I remember in 1986 when Wyche Fowler ran for the Senate from Georgia. The last pre-election polls showed him losing by 4, but he won, anyway, because it was an election where the Democrats were enthusiastic and turned out. Elections that poll as close losses can often be won in such situations.

            Formerly Pan on Swing State Project

            by MichaelNY on Fri Aug 05, 2011 at 11:31:18 AM PDT

            [ Parent ]

            •  25 years ago (1+ / 0-)
              Recommended by:
              jncca

              I have a distinct ffeeling polling wasn't quite as sophisticated as it is today. And polls aren't the be all end all, but I feel they are better indicators than wondering if turnout will be 12% or 15%. Don't get me wrong, GOTV is very important, but it can be a doubled edged sword that cancels eachother out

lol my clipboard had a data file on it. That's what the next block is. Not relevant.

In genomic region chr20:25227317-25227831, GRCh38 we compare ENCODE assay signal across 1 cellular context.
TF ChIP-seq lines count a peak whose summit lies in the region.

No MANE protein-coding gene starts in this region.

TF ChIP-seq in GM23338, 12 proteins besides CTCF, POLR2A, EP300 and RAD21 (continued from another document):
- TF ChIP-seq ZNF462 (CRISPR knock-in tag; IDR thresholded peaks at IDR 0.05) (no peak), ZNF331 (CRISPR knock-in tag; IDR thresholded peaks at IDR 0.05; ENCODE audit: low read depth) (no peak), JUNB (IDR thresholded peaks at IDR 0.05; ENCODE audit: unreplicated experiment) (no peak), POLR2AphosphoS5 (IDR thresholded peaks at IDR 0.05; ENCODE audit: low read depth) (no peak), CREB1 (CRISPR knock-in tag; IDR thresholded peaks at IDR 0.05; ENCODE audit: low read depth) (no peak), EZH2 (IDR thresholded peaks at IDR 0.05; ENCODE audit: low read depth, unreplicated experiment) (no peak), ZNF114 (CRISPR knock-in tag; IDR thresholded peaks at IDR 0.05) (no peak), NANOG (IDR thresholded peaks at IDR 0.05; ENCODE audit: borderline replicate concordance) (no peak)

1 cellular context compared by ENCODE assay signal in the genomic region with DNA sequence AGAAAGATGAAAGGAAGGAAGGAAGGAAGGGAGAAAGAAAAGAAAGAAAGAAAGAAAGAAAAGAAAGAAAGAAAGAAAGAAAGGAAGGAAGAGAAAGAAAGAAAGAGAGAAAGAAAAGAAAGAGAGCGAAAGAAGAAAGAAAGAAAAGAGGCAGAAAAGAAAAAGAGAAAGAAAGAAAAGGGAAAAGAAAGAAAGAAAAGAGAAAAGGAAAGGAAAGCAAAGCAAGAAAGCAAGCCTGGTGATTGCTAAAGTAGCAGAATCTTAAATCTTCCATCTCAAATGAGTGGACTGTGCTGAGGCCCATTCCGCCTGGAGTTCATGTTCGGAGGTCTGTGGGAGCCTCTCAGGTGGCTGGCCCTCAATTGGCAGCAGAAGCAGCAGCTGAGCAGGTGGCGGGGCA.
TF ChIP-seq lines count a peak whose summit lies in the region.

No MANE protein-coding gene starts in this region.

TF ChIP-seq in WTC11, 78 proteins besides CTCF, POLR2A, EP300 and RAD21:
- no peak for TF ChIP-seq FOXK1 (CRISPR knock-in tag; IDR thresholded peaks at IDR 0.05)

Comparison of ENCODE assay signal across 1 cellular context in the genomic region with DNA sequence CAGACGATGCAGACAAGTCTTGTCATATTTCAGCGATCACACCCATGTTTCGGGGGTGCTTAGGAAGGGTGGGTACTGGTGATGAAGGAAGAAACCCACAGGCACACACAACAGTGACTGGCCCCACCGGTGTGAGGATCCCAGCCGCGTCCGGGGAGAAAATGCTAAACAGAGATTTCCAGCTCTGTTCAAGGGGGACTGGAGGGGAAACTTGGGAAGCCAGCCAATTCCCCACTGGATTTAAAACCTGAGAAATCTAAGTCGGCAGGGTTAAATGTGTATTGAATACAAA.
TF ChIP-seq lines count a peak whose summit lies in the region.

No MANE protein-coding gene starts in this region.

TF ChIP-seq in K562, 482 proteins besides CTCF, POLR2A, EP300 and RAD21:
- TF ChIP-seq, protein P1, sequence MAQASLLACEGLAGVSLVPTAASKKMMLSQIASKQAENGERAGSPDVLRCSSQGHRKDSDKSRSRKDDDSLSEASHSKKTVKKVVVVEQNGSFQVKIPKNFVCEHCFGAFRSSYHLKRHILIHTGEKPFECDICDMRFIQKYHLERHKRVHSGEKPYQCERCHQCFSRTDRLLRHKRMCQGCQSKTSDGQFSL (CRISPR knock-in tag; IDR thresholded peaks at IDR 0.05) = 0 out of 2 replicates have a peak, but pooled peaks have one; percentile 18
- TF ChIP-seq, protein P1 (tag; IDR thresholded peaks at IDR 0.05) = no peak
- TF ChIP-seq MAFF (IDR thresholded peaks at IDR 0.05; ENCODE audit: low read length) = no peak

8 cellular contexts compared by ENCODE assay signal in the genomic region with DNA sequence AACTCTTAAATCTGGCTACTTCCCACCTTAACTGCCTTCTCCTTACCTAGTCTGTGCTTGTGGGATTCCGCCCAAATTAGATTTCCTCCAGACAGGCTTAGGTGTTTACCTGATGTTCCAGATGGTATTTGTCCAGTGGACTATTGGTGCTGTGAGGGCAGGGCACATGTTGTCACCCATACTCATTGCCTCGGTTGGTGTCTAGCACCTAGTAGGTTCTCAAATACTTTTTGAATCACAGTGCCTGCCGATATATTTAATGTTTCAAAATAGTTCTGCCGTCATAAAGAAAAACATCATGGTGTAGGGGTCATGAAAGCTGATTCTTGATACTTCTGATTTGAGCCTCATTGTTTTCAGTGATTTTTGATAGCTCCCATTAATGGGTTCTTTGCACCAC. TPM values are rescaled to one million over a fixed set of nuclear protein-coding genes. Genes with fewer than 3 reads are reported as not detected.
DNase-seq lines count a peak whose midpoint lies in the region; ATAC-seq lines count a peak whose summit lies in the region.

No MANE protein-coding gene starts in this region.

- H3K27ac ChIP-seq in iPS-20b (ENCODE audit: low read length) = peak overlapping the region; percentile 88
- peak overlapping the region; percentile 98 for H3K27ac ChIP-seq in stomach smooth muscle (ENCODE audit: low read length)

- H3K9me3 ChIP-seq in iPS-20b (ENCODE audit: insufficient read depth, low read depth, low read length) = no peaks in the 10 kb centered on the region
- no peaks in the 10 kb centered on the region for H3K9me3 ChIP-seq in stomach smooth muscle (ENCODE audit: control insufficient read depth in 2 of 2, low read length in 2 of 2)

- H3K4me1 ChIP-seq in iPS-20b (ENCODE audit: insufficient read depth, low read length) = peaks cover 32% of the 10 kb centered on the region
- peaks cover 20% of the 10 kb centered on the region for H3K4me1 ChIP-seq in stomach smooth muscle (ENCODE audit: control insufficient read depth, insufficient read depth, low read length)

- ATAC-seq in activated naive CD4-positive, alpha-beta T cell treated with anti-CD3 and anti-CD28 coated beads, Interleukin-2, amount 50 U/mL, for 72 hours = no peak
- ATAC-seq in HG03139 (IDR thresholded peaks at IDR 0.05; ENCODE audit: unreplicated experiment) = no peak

•  AZ Senate: This is all you need to know (4+ / 0-)

    Remember, you can't have crazy without az.

    by Desert Rose on Fri Aug 05, 2011 at 07:35:59 AM PDT

  •  The DCCC is still going (3+ / 0-)
    Recommended by:
    MichaelNY, atdnext, Nickers

    after Mary Bono Mack. Do they have someone new waiting in the wings?

    19, Chairman DKE Gay Caucus, male, Dem, (College IN-09) (Raised IL-03, IL-09) Tammy Baldwin for Senate!

    by ndrwmls10 on Fri Aug 05, 2011 at 08:00:27 AM PDT

  •  WV Redistricting (7+ / 0-)

    I've been commenting on this saga at RRH, so I think it might be of interest for me to basically summarize those comments here.

    John Unger, the chair of the WV redistricting committee who is also the senate majority leader, was the one who proposed the more compact map that was soundly rejected by the legislature in favor of the least-change map that emerged from committee.

    I immediately began wondering two things:

    1) How could John Unger not have know that his proposal would meet stiff resistance in the legislature? Does he not confer with his own caucus?